Irregular and non-monthly expenses are budget busters. Successful budgeting requires that you take into account all your expenses, not just your normal monthly expenses.
Non Monthly expenses can be classified as any predictable expense that is paid other than monthly.
- Many Insurances are paid quarterly or annually.
- Property Tax and Vehicle Registrations
- Back to School clothes and checkups
- Christmas and Vacations
- Pet checkouts and vaccinations
Irregular Expense are those that both the timing and the amount of the expense are hard to predict
- Repairs and maintenance of the house, the car
- Medical Expenses
- Vet Bills
Although we may be unable to predict the exact amount or due date for an irregular expense, we know that they will occur. Stuff breaks, people and pets get sick, babies are born and roofs must be replaced.
To handle both irregular and non monthly expenses use sinking funds. Sinking Funds are basically just named savings accounts. Start by making a list of all your expenses that occur non-monthly with the amount and the due date. Now make a list of irregular expenses that you can expect. To help you build your irregular expense list, think of everything you own that will need to be replaced or repaired.
How long will you keep your car ? Let’s say you are willing to keep your car until it has 150,000 miles or for about 10 years. If you’ve already had it 5 you need have 5 years to save up enough to buy a replacement. Decide what you will be spend for a replacement, let’s say $12,000, that means you need to put $200 a month into your car replacement sinking fund starting now.
Here’s a detailed example of how to set up and use a Sinking Fund.
It’s the time of year that we all throw open our windows and freshen our homes with a little spring cleaning. This year let’s do it with our shiny new budget in mind.
De-cluttering often reveals that have we purchased multiple products to do the same function or that we have several of the same product. This year as part of your spring-cleaning, take everything out of your cleaning supply cabinets and inventory it. How many cans of pledge, bottles of Febreze or boxes of Swiffer refills do you need? Is it necessary to buy one product for the countertops and one for the microwave and one for the floors?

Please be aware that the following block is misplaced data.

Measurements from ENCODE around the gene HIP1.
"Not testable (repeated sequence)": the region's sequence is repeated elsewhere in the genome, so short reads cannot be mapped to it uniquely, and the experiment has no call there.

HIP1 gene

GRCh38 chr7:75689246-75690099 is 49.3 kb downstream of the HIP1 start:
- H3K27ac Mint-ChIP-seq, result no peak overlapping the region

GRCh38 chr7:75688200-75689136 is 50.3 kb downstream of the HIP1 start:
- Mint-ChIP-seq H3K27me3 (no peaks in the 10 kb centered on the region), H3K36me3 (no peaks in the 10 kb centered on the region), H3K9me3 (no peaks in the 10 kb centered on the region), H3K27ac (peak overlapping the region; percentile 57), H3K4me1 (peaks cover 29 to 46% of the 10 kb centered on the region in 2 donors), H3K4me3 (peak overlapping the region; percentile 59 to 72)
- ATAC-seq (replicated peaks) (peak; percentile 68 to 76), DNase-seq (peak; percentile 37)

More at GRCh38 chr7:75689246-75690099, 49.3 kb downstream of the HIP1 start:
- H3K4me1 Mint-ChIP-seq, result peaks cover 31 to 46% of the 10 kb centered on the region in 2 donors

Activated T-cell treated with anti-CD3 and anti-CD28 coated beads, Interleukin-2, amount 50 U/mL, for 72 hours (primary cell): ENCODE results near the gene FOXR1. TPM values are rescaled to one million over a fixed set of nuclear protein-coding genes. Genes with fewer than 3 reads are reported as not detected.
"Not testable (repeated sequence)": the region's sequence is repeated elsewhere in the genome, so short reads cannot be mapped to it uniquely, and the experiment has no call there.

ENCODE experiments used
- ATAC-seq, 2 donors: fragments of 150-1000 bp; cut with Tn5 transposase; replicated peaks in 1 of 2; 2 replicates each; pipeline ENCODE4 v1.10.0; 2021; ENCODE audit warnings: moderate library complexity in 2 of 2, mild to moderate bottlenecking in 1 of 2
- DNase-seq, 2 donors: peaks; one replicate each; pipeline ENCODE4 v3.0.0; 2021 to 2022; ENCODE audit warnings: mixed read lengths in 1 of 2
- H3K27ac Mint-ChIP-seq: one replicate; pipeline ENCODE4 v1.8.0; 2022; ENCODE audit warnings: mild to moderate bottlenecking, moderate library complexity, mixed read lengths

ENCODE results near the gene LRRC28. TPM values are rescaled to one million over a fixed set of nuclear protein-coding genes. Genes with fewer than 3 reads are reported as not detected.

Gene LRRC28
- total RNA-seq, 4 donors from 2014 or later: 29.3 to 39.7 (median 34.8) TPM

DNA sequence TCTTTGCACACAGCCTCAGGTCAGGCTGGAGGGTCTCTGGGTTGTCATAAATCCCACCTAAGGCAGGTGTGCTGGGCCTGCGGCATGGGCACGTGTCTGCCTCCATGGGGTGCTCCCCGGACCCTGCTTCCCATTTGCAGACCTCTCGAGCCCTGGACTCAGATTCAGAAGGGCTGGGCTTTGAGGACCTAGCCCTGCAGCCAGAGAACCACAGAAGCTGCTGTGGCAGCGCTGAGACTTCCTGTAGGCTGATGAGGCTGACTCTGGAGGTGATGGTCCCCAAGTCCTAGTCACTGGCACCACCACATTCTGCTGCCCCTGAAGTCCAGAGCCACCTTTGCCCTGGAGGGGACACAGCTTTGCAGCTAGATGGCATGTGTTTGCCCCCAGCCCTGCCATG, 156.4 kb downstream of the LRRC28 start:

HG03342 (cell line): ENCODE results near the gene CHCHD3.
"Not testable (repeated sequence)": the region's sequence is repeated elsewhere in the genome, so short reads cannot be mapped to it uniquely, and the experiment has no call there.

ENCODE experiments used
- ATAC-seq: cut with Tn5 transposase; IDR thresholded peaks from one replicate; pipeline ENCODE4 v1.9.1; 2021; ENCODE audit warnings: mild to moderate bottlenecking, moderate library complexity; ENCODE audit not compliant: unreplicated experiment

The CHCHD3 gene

When we replaced our windows years ago, the installer recommended cleaning them with a mixture of 10% cheap white vinegar 90% water with a bit of Dawn detergent if they are really dirty. This same concoction works great on our bathrooms and counters and floors (just not marble). One spray bottle, multiple uses, cheap easy and effective.
Resolve not to buy any new products until you have used up the old. Make an actual list of what you have. You might find you can make it through the summer without buying any new cleaners. There’s some snowflakes for your snowball.
Hopefully, by now you’ve completed your taxes. How did you do on your withholding last year? If you’re getting a large refund you may be having too much withheld. If you had to write a sizable check maybe you need to withhold more. See your Human Resources representative and try and match your withholding to your taxes paid.
While your visiting HR, now is a great time to ask if you can have your direct deposit split between two accounts. Many companies are more then happy to do this for you. Have the money you need to save for irregular expenses like car repair, insurances or taxes that you pay annually and Christmas gift giving deposited to your saving account before you ever get your check.
Gas prices are up. Resolve today how you will handle this in your budget this month. Here’s an article to help you.
Don’t Let Rising Gas Prices Bust your Budget
St Patrick’s Day is the 17th. Are you going out? Make sure you set aside funds for your evening of green reveille. Use cash to stay within your budget.
Make March your Check my Subscriptions Month. Take an hour sometime this month to evaluate each of your subscriptions. Netflix, Audible, Magazines, Cable, Cell, Internet etc. Are you getting you money’s worth on each? Can you easily live without one or more? Can you renegotiate a lower prices or select a less expensive plan?